Dense, scholarly examination of the nature of rape as it has been experienced and perceived in the United States, Great Britain and Australia from the mid 19th century to the present.
Bourke (History/Birkbeck College, Univ. of London; An Intimate History of Killing: Face-to-Face Killing in Twentieth-Century Warfare, 1999, etc.) focuses on rapists and what drives them. She exposes the myths that have surrounded the act, its perpetrators and its victims. African-American men, other minorities, immigrants, adolescent “thugs” and the poor have been stigmatized, she writes, while white professional men and middle-class husbands have been let off the hook. Bourke rejects the biological explanations of evolutionary psychologists who trace sexual violence back to our distant ancestors, finding more convincing the claim by feminists and social theorists that societal forces create men who sexually abuse others. She takes a critical look at the writings of criminologists, sociologists and psychiatrists who have studied the motives and behavior of sexually violent offenders, analyzing the shortcomings of the various methods of treatment and punishment they have advocated, from lobotomy and castration to aversion therapy and psychiatric treatment. She also discusses female abusers, psychopaths, exhibitionists and such potentially dangerous environments as prisons, the military and the home. Bourke presents data demonstrating that few rapes are reported, fewer still are taken seriously by the police and of the rapists who are charged, only a small number are convicted. Rape shield laws, she reports, have not been especially effective. While legal reform is needed, she believes it’s more important to change the specific political, economic and cultural environments that give rise to sexual violence. Although Bourke’s prose can be off-putting (“feminist functionalism,” “etiological resonance,” “narrativizing practices”), her scholarship is impressive. Not everyone will agree with her analysis, but she has succeeded in demystifying rape.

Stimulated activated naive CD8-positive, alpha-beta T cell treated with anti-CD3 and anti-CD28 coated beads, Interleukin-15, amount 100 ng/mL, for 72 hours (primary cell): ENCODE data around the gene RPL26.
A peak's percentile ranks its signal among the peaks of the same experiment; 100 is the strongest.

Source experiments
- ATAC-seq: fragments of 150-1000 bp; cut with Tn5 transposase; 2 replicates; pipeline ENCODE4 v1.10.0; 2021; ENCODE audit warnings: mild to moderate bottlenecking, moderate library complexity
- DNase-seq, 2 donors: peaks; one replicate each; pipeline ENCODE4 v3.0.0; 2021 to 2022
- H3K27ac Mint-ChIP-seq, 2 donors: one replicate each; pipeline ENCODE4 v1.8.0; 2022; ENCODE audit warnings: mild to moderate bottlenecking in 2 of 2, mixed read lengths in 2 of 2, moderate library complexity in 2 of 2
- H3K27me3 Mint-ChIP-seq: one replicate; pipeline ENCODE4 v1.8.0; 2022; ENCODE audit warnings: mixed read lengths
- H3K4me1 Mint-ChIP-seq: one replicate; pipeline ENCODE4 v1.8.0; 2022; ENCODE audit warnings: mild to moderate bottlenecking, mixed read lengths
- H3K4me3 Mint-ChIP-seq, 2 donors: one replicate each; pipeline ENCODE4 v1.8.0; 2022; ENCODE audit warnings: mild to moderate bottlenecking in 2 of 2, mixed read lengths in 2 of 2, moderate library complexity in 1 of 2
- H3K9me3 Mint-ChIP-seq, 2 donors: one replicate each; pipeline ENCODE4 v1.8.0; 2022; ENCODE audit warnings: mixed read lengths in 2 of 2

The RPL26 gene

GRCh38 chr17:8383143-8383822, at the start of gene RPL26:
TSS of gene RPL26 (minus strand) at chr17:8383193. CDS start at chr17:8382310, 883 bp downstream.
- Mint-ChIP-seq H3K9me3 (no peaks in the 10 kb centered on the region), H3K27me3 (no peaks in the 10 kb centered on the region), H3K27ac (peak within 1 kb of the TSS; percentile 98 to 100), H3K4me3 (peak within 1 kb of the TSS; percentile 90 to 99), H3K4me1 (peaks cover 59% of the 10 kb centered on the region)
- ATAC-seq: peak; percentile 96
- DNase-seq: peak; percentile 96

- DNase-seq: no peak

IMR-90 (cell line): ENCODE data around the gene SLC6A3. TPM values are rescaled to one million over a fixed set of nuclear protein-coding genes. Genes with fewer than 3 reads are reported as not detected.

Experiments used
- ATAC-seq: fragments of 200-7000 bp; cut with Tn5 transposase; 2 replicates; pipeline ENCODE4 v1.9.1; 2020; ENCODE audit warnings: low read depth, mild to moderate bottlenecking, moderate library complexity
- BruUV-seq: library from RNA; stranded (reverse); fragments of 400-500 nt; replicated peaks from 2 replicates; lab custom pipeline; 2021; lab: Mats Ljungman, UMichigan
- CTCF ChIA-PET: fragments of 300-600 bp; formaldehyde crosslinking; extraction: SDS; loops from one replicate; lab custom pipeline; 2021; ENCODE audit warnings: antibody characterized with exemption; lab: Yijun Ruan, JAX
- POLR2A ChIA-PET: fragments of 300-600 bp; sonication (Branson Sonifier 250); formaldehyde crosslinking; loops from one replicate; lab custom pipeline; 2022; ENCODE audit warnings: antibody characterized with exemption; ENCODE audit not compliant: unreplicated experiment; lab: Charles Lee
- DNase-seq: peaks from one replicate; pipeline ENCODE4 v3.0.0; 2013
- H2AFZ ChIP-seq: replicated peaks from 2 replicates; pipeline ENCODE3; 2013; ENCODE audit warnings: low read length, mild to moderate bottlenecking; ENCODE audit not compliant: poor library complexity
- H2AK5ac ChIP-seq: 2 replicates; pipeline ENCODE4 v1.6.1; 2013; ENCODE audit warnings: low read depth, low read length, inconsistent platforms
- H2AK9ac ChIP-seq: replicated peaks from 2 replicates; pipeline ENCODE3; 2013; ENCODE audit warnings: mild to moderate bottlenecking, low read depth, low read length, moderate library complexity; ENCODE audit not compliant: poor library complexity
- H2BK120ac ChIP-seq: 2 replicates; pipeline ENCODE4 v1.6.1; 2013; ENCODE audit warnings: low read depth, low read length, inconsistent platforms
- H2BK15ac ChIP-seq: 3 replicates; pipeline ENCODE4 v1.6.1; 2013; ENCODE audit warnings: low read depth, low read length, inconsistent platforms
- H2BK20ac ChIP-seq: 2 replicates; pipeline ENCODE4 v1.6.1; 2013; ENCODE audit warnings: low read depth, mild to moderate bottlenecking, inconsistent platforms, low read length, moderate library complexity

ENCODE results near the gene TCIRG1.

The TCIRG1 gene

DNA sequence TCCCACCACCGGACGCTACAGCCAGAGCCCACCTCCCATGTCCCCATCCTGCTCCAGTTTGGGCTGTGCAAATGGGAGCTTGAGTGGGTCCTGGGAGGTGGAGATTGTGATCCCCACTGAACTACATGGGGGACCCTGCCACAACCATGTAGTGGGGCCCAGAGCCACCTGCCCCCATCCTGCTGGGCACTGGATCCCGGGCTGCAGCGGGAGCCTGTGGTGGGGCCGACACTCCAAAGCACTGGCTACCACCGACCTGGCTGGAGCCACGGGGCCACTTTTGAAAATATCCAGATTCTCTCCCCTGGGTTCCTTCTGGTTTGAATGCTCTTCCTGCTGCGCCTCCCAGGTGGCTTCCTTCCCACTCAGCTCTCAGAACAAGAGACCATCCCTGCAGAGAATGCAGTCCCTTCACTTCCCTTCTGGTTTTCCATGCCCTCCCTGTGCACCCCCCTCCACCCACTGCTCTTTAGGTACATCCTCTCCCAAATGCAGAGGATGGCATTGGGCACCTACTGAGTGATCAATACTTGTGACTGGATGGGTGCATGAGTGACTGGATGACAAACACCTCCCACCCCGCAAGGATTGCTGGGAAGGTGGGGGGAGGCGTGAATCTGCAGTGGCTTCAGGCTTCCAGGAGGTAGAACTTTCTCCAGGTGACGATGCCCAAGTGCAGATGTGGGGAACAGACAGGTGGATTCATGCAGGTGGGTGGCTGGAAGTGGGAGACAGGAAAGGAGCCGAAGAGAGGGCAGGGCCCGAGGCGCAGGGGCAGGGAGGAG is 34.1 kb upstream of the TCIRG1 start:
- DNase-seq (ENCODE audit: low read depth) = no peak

Provocative and challenging.